Western Honey Bees

Western honey bees, also known as European honey bees, are members of the honey bee species Apis mellifera. The Greek word "mellifera" means "honey-carrying."

The way western honey bees designate tasks is similar to ants and other social species. Future queens leave their nests only to mate with male bees, or drones, during mating flights and swarms. They lay eggs and place them individually into cells. Drones, which are the minority in a colony, are defenseless and incapable of feeding themselves. The only task of drones is to mate with virgin queens.

Worker bees are the most productive members of a western honey bee hive. During the first few days of a young worker bee's life, they clean the nests and take care of other generations of larvae. After they have matured, worker bees are assigned to build individual comb cells. After a week or two of cell building, they receive pollen and nectar from mature workers who forage for food. As soon as these young adults are strong enough, they begin to explore outside their nests, foraging for food and remain foragers until they die.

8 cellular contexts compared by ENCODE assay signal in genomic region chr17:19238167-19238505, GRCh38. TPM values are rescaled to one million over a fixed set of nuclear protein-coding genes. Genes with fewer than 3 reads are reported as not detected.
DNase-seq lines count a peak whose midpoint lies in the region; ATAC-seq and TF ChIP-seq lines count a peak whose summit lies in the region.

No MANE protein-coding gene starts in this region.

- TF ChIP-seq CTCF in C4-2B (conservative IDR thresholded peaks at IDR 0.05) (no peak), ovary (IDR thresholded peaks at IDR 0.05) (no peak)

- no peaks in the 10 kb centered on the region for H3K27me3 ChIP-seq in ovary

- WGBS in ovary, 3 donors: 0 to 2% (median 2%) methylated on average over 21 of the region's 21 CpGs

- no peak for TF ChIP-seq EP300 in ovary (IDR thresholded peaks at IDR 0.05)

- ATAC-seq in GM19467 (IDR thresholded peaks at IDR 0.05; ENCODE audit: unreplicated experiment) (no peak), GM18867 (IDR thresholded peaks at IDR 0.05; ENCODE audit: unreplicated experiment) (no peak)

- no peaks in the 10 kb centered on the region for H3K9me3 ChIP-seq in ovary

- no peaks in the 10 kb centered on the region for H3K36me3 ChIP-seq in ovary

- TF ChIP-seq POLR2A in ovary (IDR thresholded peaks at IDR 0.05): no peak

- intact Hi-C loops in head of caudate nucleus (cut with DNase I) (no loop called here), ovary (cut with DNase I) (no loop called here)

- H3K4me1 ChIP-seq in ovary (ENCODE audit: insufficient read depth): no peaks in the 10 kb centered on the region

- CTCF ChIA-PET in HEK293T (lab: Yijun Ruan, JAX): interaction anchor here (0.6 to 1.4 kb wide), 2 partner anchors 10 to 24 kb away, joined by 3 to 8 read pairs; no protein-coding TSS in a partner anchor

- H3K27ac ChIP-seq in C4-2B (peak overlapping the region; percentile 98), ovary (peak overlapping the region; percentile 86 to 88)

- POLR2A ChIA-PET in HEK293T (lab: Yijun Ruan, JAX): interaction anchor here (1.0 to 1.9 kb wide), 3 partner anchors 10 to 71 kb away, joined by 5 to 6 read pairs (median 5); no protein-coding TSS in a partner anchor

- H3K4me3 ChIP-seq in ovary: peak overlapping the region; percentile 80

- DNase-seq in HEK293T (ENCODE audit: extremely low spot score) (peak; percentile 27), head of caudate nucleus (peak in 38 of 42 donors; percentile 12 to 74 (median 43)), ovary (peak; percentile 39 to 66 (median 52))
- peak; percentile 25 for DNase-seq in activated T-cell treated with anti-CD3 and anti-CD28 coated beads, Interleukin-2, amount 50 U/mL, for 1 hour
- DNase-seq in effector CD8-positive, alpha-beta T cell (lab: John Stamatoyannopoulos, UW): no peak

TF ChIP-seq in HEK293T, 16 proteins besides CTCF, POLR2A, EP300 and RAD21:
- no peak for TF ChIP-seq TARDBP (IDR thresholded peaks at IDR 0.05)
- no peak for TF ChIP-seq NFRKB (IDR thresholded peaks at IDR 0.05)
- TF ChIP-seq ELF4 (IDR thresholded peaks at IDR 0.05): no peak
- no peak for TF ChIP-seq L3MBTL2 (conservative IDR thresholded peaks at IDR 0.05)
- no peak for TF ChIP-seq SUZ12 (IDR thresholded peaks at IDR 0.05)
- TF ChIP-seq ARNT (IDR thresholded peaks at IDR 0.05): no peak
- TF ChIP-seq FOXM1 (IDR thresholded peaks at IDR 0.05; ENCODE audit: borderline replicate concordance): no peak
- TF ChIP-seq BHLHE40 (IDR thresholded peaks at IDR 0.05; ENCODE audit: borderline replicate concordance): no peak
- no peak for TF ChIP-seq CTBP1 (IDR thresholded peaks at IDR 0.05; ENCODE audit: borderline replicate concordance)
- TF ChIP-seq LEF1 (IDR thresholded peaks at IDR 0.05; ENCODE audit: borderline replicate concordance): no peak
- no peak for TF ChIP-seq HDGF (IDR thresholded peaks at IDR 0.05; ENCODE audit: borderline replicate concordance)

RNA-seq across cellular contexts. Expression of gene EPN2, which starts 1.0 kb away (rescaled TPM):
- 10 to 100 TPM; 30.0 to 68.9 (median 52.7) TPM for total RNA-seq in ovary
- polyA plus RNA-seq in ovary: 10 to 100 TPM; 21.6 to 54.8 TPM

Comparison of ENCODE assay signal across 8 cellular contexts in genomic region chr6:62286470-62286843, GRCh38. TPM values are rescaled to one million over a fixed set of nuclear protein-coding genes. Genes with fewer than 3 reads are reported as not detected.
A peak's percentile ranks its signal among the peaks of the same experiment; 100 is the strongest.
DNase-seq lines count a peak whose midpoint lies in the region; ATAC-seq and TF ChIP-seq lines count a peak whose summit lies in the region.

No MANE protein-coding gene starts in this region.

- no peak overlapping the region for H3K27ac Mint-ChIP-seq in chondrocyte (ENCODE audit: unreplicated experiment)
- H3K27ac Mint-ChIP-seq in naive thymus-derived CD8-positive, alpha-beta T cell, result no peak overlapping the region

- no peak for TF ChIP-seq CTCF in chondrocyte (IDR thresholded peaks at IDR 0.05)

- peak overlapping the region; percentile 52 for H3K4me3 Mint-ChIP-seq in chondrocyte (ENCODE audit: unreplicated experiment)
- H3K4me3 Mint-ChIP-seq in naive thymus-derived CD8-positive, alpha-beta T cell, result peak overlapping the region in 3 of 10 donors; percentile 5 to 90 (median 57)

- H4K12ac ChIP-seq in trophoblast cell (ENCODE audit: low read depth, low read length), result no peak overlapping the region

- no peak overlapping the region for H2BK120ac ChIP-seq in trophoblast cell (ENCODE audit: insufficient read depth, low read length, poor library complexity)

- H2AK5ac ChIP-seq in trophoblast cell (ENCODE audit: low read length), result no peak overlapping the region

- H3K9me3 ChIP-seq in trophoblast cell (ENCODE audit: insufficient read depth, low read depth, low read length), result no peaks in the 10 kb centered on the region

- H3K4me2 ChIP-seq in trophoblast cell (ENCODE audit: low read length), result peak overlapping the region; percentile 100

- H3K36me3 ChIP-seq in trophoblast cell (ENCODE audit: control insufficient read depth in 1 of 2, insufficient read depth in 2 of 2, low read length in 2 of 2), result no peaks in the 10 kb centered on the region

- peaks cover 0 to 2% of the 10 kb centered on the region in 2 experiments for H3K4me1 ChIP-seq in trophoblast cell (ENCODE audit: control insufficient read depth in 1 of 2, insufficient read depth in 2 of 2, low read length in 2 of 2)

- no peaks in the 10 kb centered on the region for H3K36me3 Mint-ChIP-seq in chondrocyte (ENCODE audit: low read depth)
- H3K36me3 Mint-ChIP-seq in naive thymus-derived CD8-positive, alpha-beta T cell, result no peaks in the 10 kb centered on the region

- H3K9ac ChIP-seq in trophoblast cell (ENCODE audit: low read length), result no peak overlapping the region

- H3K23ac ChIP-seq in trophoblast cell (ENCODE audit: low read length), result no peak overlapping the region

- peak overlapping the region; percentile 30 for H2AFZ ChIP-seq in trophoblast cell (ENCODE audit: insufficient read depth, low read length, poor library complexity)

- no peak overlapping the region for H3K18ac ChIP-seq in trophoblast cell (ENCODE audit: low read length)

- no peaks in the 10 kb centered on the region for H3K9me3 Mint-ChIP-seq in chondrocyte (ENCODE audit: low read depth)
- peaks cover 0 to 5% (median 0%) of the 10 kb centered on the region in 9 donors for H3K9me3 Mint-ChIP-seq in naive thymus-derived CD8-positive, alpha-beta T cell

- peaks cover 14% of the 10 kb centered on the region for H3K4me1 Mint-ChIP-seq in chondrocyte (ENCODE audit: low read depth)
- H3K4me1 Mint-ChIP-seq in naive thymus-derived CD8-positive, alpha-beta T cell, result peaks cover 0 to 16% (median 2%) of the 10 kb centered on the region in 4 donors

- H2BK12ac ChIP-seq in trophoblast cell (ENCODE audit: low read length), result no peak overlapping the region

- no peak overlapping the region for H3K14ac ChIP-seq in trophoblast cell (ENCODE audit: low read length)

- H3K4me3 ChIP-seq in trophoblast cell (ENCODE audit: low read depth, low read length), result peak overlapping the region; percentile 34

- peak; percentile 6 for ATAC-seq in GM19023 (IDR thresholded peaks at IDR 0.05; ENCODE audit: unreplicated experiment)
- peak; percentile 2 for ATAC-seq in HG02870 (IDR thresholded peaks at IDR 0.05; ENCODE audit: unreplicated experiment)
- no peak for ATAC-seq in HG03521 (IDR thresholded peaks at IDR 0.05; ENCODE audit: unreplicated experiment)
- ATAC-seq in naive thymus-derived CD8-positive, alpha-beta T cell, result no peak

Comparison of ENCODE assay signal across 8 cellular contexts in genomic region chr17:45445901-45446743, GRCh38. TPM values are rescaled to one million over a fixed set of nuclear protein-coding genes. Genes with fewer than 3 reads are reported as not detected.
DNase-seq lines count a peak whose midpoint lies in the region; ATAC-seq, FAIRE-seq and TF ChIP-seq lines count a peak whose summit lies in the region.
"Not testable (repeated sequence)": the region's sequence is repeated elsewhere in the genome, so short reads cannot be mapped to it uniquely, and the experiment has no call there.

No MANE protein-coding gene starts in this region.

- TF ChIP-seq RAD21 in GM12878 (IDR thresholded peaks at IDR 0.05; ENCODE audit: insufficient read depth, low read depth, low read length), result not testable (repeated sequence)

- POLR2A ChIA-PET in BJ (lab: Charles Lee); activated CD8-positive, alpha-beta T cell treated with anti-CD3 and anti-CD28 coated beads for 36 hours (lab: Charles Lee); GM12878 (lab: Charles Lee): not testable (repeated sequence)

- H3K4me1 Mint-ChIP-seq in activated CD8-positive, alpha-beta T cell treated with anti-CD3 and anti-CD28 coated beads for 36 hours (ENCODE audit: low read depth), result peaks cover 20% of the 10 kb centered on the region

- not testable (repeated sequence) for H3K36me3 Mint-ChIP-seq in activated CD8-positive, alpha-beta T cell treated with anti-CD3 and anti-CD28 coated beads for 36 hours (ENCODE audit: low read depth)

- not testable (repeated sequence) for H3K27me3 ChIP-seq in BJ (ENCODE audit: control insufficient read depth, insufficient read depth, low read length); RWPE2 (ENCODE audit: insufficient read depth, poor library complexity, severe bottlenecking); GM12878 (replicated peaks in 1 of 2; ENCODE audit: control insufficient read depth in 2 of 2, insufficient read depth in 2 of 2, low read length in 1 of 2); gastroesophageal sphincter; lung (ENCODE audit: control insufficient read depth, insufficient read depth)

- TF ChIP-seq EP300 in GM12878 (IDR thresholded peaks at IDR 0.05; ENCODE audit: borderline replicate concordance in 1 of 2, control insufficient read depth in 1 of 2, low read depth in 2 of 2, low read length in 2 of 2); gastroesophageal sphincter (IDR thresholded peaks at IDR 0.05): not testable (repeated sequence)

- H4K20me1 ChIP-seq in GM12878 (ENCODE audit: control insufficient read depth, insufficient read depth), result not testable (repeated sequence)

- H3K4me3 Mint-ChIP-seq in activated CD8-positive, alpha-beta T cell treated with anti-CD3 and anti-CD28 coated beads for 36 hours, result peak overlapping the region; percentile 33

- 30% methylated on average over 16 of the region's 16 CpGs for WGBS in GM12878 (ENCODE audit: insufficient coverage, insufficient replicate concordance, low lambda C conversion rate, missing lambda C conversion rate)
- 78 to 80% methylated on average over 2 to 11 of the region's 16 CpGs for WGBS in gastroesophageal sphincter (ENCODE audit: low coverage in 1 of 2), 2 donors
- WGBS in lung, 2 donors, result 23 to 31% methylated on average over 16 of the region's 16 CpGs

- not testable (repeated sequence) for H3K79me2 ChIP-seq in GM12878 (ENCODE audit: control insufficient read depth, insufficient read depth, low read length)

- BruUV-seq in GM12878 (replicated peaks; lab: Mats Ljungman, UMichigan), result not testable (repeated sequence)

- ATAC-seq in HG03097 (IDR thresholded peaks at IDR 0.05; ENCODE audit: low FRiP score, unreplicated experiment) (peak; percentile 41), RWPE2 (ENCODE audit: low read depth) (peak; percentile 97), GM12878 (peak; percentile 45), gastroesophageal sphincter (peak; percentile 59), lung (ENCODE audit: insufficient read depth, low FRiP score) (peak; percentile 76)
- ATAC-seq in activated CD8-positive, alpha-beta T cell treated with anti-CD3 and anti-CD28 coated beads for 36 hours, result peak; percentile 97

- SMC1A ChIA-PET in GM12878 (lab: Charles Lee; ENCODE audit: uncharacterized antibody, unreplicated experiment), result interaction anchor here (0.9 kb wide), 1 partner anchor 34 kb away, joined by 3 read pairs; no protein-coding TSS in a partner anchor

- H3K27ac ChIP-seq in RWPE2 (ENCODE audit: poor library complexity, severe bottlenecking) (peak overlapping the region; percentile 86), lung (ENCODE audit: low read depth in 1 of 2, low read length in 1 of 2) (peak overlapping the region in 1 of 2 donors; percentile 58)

Western honey bee workers are responsible for building the cells in which queens place their eggs. Once each egg hatches into larva, young workers feed them until, after several molts and a week of feeding; the larvae enter the pupal stage and then emerge as adults.

One colony of Western honey bees could contain around 30,000 to 80,000 bees, including the queen, drones and workers. Western honey bee queens are the only reproductive females in colonies, and are the mothers of all workers, drones and the next generation of queens. Queens can produce up to 2,000 eggs daily.